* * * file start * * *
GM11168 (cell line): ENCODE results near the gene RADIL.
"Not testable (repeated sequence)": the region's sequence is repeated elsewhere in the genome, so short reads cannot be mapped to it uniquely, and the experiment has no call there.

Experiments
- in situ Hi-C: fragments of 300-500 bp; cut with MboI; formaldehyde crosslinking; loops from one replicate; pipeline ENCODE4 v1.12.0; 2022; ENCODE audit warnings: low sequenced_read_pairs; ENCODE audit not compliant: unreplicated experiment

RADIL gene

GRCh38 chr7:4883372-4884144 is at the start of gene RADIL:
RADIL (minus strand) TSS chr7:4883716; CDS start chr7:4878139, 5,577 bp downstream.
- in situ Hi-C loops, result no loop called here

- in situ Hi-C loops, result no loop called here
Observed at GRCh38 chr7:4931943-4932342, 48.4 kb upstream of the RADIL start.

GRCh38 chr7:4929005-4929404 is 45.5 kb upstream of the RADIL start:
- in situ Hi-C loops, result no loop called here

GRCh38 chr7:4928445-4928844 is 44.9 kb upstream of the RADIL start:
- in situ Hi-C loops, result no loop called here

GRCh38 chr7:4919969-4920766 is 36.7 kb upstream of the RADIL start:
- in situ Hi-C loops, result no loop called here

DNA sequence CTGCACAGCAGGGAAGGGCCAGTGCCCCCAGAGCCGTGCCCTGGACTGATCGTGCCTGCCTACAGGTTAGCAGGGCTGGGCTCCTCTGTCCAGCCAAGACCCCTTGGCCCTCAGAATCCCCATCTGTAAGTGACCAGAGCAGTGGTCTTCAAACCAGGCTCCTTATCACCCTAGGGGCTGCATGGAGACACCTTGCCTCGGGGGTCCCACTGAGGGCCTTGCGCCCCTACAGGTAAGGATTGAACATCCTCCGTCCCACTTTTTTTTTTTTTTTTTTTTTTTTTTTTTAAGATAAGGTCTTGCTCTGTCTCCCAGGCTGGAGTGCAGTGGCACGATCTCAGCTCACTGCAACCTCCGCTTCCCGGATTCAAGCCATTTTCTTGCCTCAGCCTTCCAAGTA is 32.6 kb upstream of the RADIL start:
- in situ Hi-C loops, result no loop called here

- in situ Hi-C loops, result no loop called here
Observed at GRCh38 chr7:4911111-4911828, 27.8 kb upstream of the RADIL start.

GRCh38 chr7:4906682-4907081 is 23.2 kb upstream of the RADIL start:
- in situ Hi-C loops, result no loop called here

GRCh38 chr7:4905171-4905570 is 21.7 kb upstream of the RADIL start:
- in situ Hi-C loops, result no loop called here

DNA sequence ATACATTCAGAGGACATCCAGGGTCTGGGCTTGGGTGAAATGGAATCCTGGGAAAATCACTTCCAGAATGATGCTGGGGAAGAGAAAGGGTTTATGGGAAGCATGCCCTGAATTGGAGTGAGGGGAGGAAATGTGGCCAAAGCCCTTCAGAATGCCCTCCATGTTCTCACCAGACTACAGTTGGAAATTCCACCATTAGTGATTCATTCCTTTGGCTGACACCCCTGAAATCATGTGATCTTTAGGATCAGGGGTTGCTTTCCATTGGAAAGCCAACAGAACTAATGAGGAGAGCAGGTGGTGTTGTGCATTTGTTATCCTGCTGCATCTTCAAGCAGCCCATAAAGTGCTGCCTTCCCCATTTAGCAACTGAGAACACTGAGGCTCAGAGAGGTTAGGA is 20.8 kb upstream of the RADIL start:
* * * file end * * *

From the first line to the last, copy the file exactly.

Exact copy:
GM11168 (cell line): ENCODE results near the gene RADIL.
"Not testable (repeated sequence)": the region's sequence is repeated elsewhere in the genome, so short reads cannot be mapped to it uniquely, and the experiment has no call there.

Experiments
- in situ Hi-C: fragments of 300-500 bp; cut with MboI; formaldehyde crosslinking; loops from one replicate; pipeline ENCODE4 v1.12.0; 2022; ENCODE audit warnings: low sequenced_read_pairs; ENCODE audit not compliant: unreplicated experiment

RADIL gene

GRCh38 chr7:4883372-4884144 is at the start of gene RADIL:
RADIL (minus strand) TSS chr7:4883716; CDS start chr7:4878139, 5,577 bp downstream.
- in situ Hi-C loops, result no loop called here

- in situ Hi-C loops, result no loop called here
Observed at GRCh38 chr7:4931943-4932342, 48.4 kb upstream of the RADIL start.

GRCh38 chr7:4929005-4929404 is 45.5 kb upstream of the RADIL start:
- in situ Hi-C loops, result no loop called here

GRCh38 chr7:4928445-4928844 is 44.9 kb upstream of the RADIL start:
- in situ Hi-C loops, result no loop called here

GRCh38 chr7:4919969-4920766 is 36.7 kb upstream of the RADIL start:
- in situ Hi-C loops, result no loop called here

DNA sequence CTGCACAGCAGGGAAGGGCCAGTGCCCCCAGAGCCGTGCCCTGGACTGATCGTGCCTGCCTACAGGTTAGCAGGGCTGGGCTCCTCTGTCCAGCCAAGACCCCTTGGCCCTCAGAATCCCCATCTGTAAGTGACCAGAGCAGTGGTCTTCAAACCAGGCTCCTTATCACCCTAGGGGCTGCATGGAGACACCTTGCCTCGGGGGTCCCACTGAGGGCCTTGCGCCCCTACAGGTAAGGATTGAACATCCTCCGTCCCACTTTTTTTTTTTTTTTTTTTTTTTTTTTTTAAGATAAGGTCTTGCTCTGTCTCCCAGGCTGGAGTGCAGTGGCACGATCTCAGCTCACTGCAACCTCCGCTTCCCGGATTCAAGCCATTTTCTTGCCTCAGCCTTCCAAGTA is 32.6 kb upstream of the RADIL start:
- in situ Hi-C loops, result no loop called here

- in situ Hi-C loops, result no loop called here
Observed at GRCh38 chr7:4911111-4911828, 27.8 kb upstream of the RADIL start.

GRCh38 chr7:4906682-4907081 is 23.2 kb upstream of the RADIL start:
- in situ Hi-C loops, result no loop called here

GRCh38 chr7:4905171-4905570 is 21.7 kb upstream of the RADIL start:
- in situ Hi-C loops, result no loop called here

DNA sequence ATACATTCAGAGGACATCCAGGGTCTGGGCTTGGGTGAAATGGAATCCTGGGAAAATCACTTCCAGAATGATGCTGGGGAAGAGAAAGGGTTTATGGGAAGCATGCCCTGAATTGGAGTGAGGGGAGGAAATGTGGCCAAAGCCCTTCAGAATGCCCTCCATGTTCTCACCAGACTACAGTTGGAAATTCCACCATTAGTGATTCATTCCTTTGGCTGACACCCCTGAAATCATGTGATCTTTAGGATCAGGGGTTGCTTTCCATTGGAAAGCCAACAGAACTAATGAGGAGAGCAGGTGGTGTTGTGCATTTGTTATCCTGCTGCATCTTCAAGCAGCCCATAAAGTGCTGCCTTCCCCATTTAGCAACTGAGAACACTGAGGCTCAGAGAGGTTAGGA is 20.8 kb upstream of the RADIL start: